The Back Office Of The Future
How Accounting and Legal Are Moving Towards Digital Solutions
By Doris Lam
In recent years, the growing concern of global warming has caused consumers to make a shift towards choosing environmentally friendly options when dining out, forcing cafes such as Starbucks in Hong Kong to adapt by cutting out plastic straws and switching over to an online receipt system. The big stir on plastic and paper waste in restaurants have been successful in encouraging daily coffee drinkers to bring their own tumblers, say “no” to straws paper receipts. With reusable coffee cup in hand, office workers often return to their desks to continue sifting through stacks of physical paperwork that will ultimately end up in the shredder, or best case scenario, the recycling bin.
The irony of saving paper cups then shredding stacks of paper reveals one thing: there is an opportunity to change traditional offices. In 2019, shredding documents is not only environmentally unfriendly but also highly inefficient.
Hong Kong is undeniably an international city. It has one of the best airports in the world and high-rise buildings that are home to numerous international companies, yet the city still lags behind on technology and innovation with fears of losing its competitive edge.
According to a report published by The Economist Intelligence Unit (EIU) last year, Hong Kong was placed 10th in technological readiness ranking, with Singapore, Australia and Sweden taking the lead. While the Hong Kong government is working towards creating a technologically advanced image for the city –with the latest plan highlighting the implementation of new technology in public toilets over the next five years– the day to day technological advances are still minimal, with offices hanging onto traditional systems of paperwork- printing, filing, faxing and shredding.
As Hong Kong struggles with its technological advances, countries such as China are rapidly going cashless, relying on online payment options such as Alipay and WeChat Pay. Online shopping in the United States has advanced quickly with Amazon’s Prime one-day shipping to Amazon lockers or right to the doorstep.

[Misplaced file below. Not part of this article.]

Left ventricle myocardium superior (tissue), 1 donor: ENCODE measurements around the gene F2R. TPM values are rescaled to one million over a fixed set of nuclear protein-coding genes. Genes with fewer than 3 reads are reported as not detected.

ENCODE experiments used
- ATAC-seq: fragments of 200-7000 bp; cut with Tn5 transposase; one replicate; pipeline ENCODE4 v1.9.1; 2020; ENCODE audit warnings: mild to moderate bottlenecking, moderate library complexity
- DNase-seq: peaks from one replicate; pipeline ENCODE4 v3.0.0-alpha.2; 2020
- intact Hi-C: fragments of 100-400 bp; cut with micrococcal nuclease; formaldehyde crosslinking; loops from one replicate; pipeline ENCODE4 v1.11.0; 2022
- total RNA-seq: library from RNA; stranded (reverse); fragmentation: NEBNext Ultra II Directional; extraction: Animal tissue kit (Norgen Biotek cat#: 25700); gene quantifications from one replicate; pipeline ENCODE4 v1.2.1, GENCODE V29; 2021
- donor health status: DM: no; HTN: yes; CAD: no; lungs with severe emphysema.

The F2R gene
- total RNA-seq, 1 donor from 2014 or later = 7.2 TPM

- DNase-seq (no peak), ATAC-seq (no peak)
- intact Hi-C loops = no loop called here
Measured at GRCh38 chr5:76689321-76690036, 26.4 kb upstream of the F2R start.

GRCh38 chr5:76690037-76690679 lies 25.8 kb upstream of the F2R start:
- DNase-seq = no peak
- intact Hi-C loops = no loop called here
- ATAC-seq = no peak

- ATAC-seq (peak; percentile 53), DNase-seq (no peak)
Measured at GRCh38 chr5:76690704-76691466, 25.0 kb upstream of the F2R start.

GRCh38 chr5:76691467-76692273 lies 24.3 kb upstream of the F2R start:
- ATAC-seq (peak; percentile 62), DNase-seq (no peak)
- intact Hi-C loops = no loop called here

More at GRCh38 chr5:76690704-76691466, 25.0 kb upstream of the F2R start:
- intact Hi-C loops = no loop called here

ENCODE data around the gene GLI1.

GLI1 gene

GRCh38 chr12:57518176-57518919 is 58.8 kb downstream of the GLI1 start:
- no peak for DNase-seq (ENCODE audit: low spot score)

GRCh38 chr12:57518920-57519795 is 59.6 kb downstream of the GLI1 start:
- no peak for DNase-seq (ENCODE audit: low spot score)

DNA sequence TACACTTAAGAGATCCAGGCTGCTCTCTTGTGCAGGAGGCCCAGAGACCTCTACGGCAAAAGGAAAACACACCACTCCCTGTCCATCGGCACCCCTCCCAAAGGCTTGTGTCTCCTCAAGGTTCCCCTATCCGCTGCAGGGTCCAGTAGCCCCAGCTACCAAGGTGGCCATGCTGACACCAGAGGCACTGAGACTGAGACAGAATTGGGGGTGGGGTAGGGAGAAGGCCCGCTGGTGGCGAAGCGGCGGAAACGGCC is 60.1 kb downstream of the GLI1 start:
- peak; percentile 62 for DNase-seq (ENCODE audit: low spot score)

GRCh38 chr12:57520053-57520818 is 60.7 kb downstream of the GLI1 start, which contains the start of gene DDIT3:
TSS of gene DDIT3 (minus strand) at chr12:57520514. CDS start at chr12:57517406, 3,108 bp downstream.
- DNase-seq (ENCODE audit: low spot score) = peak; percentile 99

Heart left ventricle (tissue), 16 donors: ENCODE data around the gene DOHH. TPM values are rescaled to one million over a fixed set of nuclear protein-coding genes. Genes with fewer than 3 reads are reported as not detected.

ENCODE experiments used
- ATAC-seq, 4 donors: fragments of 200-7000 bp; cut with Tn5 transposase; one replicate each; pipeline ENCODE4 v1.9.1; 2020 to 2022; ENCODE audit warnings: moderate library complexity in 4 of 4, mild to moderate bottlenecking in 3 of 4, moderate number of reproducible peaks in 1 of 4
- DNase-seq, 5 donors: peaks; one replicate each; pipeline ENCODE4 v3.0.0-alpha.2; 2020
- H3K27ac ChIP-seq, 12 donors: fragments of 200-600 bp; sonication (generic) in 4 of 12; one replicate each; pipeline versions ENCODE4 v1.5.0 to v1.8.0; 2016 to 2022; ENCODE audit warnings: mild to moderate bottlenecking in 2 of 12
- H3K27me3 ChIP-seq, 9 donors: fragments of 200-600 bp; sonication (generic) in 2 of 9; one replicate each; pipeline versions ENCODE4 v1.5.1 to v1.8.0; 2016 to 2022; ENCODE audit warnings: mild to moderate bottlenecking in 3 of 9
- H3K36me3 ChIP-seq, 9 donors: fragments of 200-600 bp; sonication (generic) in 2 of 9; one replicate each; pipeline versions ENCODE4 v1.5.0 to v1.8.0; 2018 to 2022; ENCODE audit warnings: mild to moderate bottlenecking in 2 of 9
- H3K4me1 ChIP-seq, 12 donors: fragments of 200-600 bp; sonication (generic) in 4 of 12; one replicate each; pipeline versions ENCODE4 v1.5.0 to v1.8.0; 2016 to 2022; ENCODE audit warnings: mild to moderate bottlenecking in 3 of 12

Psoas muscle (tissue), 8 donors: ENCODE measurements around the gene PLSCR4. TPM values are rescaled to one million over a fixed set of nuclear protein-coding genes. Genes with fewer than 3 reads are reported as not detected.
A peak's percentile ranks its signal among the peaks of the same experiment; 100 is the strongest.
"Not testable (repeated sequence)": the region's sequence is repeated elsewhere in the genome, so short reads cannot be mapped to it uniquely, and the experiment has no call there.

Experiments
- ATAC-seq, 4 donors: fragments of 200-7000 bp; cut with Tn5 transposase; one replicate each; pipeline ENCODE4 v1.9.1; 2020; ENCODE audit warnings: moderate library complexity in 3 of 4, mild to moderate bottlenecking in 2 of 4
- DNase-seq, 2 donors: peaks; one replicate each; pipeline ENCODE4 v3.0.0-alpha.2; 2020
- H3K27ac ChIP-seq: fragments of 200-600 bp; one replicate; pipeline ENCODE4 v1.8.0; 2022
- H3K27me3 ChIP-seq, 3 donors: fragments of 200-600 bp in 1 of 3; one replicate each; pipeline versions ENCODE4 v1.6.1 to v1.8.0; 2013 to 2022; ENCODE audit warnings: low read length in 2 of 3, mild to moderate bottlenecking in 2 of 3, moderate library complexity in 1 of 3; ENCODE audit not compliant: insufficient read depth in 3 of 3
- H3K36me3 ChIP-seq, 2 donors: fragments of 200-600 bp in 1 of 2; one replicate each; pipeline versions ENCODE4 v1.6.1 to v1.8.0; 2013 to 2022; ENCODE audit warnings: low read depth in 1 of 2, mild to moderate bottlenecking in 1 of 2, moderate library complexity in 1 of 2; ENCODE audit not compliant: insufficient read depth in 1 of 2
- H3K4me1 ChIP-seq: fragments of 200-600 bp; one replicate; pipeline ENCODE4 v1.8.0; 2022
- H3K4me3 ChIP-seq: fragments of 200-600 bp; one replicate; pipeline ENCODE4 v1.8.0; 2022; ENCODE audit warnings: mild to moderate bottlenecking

On the other side of the world, New Zealand has embraced digital solutions entirely and was named one of the “standout” digital nations for its digital economy progress by 2017 Digital Planet report. Not only is New Zealand using online platforms to their advantage by collaborating with other countries as part of The Digital 9, an international network created to share world-class digital practices with each other to find new ways to improve citizens’ lives, the country also encourages citizens to prepare for the future of work in the digital world.
That brings us back to Hong Kong. Surrounded by fellow APAC digital giants, how will Hong Kong compare in coming years if the public toilets are more high tech than the office operations that keep them running?
Digital Accounting & Legal
The future of digital transformation has already begun, with more and more companies opting out of the bricks-and-mortar office. Founded in New Zealand in 2006, Xero, a cloud-based accounting and business software allows small to medium-sized companies to invoice, pay bills, create purchase orders and claim expenses. As of 2018, the software is used in over 180 different countries with offices in Australia, United Kingdom, United States, Singapore, Hong Kong, and Canada.
Accounting is not the only industry that is persuaded by the convenience of online platforms: paperless law firms are growing in number as well. Courts around the world have e-filing processes available, the flexibility of digital documents help law firms stay organised and keeping backups of documents can be easily made with a click of a button. Zegal offers over 1,200 documents customised for the legal systems in Hong Kong, Singapore, New Zealand, Australia, and the United Kingdom. Whether it’s an offer letter, a confidentiality agreement or a business collaboration agreement, an online contract is an efficient way to get both parties covered without the stress of printing, scanning and faxing documents.
Many businesses around the globe have switched to digital solutions with many government bodies doing the same for their own systems. As for Hong Kong, hopefully along with all the digital companies offering technology-driven solutions along with high tech toilets public toilet plans, the future will also involved some digital solutions to the government’s systems, perhaps even without a single fax machine in sight. We can but hope.
This article does not constitute legal advice.
The opinions expressed in the column above represent the author’s own.